The Data Pipeline API provides customers a webhook for inserting event data into a data warehouse table via HTTP.  You get a webhook upon creating a Data Pipeline API subscription in the customers accounts. 

How Does It Work?

Webhook is mapped to a database and a single table. As such, once an endpoint is established and data is sent, it is expected to follow the same schema going forward. In order to submit data to multiple tables, multiple webhooks must be provisioned. 

When our system receives an event to your webhook, it parses the event and routes the data to a target database and table location. Our system is designed to accept requests containing JSON data. The data should be formatted as such:

{
"field1": "value1",
"field2": 2,
"field3": true,
"field4": null
}

The data is to be sent in a POST request to the webhook. Before sending the request, you can check JSON validity using tools such as this

Please note, the system expects to receive a single event per request.

Setting Up Your Database and Table

Initializing the output table

The system expects the same data definition to be sent to a unique webhook each time. The data format (number of fields, data types, etc.) is set from the first event which is sent and cannot be changed. As such, priming the API with an event which contains data in all fields is recommended.

IMPORTANT: If an event with a different schema is sent to a previously initialized webhook, a new version of the table will be created. Once this table is initialized, the process will repeat - if a new type of event is sent, another table version will be created. 

Code examples

Any method of sending POST requests to an HTTP endpoint will be sufficient. See the following cURL example:

bash
curl -H "Content-Type: application/json" \
-X POST \
-d '{ "id": "123", "location": USA, "event_time": 2018-03-01 2018-03-01 13:00:00,"created_date": "2018-03-01","is_valid": true,"record_info": { "order": 1 } }' \
"https://endpoint.com/events/tbl?token=YOUR_TOKEN&sign=YOUR_SIGNATURE"

This sends the JSON data in the -d parameter to the API.

Feel free to use any HTTP client or create your own. If there are no issues with the request, you can expect to receive a 204 No Content response.

Given this information, consider the following events:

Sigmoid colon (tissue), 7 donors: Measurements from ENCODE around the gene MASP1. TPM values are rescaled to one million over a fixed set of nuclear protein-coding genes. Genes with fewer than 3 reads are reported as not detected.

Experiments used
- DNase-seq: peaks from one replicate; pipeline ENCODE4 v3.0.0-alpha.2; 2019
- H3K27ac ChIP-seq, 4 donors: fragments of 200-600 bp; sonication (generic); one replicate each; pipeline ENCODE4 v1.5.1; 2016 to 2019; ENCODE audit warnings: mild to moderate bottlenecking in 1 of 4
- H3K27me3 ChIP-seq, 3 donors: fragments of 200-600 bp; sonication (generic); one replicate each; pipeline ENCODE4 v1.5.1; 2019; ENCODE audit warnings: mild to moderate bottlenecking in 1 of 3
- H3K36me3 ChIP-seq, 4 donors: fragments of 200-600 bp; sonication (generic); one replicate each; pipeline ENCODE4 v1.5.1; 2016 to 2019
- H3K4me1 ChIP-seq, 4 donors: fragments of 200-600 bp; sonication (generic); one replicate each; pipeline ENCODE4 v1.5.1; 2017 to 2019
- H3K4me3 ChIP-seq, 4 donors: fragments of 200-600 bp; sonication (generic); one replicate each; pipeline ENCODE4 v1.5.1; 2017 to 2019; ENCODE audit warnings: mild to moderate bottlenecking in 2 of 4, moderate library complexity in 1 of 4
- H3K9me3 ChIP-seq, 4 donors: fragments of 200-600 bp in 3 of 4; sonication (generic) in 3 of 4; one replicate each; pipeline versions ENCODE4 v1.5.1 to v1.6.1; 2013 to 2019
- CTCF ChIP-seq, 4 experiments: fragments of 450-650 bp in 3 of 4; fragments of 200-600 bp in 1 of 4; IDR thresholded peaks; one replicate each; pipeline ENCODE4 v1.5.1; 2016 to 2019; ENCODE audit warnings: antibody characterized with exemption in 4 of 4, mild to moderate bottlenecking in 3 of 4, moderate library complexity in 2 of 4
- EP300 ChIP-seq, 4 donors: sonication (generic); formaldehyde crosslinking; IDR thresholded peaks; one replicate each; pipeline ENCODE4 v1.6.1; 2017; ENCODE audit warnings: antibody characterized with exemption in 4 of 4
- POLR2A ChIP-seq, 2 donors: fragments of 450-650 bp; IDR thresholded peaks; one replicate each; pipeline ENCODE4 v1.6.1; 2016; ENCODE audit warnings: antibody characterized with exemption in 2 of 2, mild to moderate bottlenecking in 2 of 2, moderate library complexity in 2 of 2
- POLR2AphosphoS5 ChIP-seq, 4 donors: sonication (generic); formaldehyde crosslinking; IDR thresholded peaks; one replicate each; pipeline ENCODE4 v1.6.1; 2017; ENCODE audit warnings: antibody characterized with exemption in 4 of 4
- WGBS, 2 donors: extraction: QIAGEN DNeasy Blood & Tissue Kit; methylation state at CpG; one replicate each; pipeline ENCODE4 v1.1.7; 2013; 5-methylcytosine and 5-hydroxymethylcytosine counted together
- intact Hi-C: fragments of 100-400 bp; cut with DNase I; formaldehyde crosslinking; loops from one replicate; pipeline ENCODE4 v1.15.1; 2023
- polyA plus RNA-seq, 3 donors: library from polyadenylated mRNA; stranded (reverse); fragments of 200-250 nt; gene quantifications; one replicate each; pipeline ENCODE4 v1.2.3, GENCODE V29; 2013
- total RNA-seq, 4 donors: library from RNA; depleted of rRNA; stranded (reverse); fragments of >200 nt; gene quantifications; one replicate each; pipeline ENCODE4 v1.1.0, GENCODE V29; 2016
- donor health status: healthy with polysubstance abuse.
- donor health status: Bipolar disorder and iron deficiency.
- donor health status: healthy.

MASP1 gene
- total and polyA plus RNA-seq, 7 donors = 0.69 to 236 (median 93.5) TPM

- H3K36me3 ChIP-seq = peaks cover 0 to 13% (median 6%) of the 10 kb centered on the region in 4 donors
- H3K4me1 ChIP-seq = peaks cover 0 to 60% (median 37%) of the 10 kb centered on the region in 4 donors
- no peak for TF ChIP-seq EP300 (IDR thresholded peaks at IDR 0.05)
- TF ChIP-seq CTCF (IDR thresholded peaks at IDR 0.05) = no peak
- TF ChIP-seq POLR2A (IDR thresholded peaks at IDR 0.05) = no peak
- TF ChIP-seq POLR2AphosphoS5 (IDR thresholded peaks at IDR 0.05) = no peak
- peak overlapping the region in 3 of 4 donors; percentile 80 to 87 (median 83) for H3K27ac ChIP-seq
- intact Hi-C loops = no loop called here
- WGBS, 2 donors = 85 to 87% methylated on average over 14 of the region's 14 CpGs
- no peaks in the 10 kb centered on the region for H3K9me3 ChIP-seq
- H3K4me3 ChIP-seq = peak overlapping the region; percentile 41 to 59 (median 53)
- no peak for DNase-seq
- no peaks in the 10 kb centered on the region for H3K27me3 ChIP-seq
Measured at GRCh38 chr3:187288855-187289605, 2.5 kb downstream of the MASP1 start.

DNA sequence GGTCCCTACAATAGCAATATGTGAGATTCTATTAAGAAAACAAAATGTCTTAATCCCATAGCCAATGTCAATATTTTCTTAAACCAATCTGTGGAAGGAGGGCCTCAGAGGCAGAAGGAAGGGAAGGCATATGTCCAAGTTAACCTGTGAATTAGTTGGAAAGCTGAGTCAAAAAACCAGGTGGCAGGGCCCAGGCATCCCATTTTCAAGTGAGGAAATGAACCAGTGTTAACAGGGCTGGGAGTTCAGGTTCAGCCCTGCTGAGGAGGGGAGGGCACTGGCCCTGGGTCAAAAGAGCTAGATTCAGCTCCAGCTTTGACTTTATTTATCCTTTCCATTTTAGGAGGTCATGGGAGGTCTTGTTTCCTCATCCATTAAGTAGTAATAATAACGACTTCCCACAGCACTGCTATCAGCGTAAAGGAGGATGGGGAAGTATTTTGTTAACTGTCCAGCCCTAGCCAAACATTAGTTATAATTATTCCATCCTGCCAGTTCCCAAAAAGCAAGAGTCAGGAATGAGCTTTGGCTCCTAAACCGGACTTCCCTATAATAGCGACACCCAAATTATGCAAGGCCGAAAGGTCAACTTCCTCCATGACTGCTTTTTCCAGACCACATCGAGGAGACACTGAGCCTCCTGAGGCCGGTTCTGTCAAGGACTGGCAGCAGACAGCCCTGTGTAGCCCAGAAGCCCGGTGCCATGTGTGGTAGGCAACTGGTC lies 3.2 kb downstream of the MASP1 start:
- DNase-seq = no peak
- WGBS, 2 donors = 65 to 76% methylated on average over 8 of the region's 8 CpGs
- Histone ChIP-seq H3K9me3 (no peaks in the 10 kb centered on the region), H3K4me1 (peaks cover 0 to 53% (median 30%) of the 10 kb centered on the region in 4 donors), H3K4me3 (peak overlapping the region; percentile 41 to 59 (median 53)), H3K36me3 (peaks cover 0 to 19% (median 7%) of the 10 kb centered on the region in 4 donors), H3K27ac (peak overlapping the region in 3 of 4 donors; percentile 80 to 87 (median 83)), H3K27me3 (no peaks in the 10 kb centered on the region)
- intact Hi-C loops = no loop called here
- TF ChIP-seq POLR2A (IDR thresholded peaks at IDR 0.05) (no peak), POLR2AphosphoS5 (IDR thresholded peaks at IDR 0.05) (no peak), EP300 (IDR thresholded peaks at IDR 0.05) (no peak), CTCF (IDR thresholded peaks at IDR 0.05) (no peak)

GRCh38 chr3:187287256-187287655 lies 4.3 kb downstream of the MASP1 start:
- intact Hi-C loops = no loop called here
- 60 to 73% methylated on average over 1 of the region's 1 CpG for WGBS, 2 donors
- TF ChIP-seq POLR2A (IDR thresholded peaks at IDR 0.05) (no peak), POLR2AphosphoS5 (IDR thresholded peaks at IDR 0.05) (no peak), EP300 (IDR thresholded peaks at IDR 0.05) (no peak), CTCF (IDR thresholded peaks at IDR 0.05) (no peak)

{
"id": 123,
"location": "USA",
"event_time": "2018-03-01 13:00:00",
"created_date": "2018-03-01",
"is_valid": true,
"record_info": { "order": 1 }
}

The data type of each Redshift column in the resulting table is dependent on the type received in the data. The following column types can be expected from an event:

This would generate the following table: 

Now that the table has been generated, consider another couple events such as these:

{
"id": 321,
"location": null,
"event_time": "2018-03-01 14:20:00",
"created_date": "2018-03-01",
"is_valid": false,
"record_info": null
}
{
"id": 456,
"location": "GER",
"event_time": null,
"created_date": null,
"is_valid": true,
"record_info": { "order": 2 }
}

Because the table has already been initialized, the NULLs will be accepted normally. The resulting table will be as follows:

Frequently Asked Questions

Can I use GET requests to query the database via the webhook?

No. The events API is intended to consume POST requests. As such, the only functionality is for data insertion - not querying, deletion or database administrative tasks. 

Can I send non JSON payloads?

No, only JSON-formatted payloads are accepted. No other data formats are currently supported. 

What is the max size of the JSON payload?

The payload must be less than 10 MB. Only one event can be processed from a single payload. 

Can I send multiple JSON events in a single payload?

No, in order to process multiple events, each must be sent in its own POST request.

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